Tax policy will reportedly be featured in President Biden’s State of the Union Address tonight, but rather than offer a vision of how the tax code could be simplified or reformed to address today’s economic challenges, the President will outline three proposals that will add to the ever-growing maze of complex, narrowly-targeted tax rules.
Raising the Tax on Stock Buybacks
For businesses, Biden will propose quadrupling the brand-new 1 percent excise tax on stock buybacks. A novel tax idea within the Inflation Reduction Act enacted in August 2022, President Biden will propose raising the buyback tax rate to 4 percent.
Stock buybacks are one way businesses return value to their shareholders. Companies can return earnings to shareholders by issuing dividends (namely cash payments) or with stock buybacks (purchasing shares of their own company).
Critics of stock buybacks argue that they’re a drain on investment: if a firm uses its earnings to buy back stock, then it is not using those earnings to fund new investment. This perspective, however, is static and misunderstands why firms typically use stock buybacks. As much as 95 percent of the money returned to shareholders from stock buybacks subsequently gets reinvested in other public companies. Ultimately, companies do not initiate buybacks as alternatives to new investments—instead, firms pursue buybacks once they have exhausted their own investment opportunities. Then, shareholders can reallocate the money to other investment opportunities across the economy.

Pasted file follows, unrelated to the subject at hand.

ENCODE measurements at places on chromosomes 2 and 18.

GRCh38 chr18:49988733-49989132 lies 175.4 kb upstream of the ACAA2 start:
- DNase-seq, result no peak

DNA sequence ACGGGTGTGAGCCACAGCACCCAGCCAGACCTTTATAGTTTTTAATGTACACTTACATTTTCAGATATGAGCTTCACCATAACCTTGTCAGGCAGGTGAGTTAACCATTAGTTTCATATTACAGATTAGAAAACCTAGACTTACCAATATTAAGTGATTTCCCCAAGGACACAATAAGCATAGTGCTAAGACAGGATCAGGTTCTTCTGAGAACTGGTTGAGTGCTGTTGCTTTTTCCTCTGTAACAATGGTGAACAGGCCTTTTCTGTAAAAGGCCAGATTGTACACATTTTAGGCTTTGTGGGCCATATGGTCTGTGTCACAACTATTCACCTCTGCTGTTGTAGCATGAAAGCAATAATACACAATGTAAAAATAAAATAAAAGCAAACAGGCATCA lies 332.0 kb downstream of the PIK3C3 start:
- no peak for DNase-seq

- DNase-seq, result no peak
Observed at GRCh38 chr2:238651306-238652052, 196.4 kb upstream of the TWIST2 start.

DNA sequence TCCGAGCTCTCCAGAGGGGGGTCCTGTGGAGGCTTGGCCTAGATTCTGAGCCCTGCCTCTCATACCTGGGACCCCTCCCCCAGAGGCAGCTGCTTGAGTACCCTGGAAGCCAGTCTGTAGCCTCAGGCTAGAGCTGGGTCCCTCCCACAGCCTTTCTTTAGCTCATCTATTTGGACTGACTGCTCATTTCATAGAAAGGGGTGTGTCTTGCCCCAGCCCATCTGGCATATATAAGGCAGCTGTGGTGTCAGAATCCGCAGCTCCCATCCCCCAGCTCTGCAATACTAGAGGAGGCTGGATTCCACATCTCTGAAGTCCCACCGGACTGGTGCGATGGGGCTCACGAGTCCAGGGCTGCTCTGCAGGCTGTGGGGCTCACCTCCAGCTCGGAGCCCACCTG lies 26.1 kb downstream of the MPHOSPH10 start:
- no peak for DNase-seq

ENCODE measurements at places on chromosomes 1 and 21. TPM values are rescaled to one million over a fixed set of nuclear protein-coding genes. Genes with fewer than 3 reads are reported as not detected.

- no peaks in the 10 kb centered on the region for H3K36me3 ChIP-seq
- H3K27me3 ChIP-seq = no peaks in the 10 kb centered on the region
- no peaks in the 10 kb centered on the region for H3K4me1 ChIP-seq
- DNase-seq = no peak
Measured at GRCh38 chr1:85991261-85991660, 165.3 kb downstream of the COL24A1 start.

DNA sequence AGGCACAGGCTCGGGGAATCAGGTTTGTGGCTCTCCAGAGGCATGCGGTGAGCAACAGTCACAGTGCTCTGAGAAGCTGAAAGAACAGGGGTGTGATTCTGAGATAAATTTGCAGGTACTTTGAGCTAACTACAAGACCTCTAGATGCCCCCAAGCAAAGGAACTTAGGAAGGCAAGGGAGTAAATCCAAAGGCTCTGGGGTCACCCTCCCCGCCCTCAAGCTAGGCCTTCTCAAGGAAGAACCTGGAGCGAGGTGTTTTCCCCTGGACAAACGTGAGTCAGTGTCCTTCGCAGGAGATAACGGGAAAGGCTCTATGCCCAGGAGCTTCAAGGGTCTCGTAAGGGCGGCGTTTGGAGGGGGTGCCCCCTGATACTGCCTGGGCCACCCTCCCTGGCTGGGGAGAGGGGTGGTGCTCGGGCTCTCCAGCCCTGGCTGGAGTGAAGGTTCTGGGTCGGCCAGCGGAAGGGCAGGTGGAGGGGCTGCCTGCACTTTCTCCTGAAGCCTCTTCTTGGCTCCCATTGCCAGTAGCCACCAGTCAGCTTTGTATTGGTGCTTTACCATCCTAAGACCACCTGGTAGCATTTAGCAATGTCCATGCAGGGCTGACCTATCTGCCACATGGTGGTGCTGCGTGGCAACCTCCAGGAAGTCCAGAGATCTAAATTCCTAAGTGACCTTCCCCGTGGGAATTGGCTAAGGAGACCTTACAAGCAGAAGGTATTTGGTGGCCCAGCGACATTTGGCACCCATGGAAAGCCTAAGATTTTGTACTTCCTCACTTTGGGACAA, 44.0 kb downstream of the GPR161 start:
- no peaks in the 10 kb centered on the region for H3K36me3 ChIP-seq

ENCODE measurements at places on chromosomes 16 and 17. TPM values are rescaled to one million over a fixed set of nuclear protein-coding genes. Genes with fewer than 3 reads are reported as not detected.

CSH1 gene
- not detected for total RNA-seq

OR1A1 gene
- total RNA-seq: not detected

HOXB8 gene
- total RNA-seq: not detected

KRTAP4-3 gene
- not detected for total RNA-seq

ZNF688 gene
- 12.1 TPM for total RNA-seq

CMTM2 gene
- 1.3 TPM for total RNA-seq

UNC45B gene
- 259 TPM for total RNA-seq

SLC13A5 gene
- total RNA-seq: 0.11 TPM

The new stock buyback tax has only been in effect for one month, and the Treasury hasn’t issued regulations yet, only interim guidance. Quadrupling the tax rate would likely discourage firms from pursuing stock buybacks, potentially tilting toward more dividend issuances instead, and could discourage investment. Tax Foundation estimates quadrupling the tax rate would generate $185 billion in revenue from 2023 to 2032. The estimate does not account for behavioral shifting from buybacks to dividends, which would also shift the individual income tax base from capital gains to dividends.
Imposing a Billionaire Minimum Tax
Biden is also expected to call for another narrow tax increase—a “billionaire minimum tax” aimed at taxing the unrealized capital gains from assets such as stocks, bonds, or privately held companies of high-net-worth individuals. The President initially proposed the idea last year, but it was not included in the Inflation Reduction Act, nor were other major proposed changes to capital gains taxes.